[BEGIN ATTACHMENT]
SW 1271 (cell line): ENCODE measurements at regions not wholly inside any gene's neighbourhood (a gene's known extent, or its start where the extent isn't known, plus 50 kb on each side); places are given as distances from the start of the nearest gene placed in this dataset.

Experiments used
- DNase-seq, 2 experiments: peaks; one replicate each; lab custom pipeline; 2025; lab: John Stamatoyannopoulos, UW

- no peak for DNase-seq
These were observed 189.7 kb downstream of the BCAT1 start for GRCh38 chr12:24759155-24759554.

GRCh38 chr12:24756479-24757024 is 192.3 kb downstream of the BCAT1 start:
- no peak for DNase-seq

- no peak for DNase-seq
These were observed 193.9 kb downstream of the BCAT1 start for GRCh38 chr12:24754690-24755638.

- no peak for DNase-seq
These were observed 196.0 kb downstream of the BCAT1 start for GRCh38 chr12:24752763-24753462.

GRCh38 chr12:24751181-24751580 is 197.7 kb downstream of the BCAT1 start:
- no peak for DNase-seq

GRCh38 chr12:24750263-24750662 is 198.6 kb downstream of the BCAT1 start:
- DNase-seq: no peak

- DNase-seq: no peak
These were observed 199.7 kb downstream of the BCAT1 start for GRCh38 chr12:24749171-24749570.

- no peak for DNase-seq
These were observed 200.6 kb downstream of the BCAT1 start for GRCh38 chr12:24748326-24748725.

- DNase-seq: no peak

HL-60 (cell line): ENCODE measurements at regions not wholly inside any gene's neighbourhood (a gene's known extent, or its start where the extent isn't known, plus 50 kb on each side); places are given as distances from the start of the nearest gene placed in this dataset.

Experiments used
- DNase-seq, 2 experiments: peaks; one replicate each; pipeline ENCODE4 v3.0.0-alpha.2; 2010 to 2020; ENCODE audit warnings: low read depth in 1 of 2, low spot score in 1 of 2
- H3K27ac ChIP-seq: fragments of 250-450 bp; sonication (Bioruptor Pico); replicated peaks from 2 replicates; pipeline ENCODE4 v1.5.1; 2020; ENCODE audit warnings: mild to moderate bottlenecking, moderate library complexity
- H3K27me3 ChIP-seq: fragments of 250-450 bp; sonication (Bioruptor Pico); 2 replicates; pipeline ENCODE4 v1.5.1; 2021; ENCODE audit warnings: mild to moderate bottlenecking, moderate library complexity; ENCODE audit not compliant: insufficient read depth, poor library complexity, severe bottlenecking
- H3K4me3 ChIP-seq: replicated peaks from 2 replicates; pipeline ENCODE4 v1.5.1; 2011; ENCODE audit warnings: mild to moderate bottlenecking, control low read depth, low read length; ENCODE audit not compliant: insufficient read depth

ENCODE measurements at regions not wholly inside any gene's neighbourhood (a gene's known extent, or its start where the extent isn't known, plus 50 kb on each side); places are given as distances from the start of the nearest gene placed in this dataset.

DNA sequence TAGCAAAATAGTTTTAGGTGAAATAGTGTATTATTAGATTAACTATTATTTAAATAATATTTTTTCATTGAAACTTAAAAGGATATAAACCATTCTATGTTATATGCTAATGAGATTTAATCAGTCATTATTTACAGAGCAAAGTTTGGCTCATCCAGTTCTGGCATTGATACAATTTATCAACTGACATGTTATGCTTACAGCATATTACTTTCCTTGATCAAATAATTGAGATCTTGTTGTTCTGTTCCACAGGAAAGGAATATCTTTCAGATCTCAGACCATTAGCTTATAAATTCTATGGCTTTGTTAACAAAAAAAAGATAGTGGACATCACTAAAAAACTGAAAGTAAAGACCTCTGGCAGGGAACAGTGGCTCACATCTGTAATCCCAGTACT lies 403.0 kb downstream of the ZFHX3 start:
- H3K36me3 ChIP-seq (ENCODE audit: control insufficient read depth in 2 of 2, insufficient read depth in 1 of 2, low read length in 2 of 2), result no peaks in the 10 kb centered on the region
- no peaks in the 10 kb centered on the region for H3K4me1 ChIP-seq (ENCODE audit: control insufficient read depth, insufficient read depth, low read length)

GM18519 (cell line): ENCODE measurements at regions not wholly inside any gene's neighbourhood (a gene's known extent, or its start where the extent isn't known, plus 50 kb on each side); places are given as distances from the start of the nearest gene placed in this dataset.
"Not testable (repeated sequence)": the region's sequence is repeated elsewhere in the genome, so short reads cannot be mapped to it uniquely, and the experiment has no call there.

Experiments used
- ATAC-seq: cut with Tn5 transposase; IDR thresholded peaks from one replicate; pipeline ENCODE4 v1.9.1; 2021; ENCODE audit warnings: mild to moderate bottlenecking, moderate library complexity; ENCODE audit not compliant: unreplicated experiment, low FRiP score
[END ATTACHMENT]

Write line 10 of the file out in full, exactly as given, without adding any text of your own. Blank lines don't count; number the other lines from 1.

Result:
- no peak for DNase-seq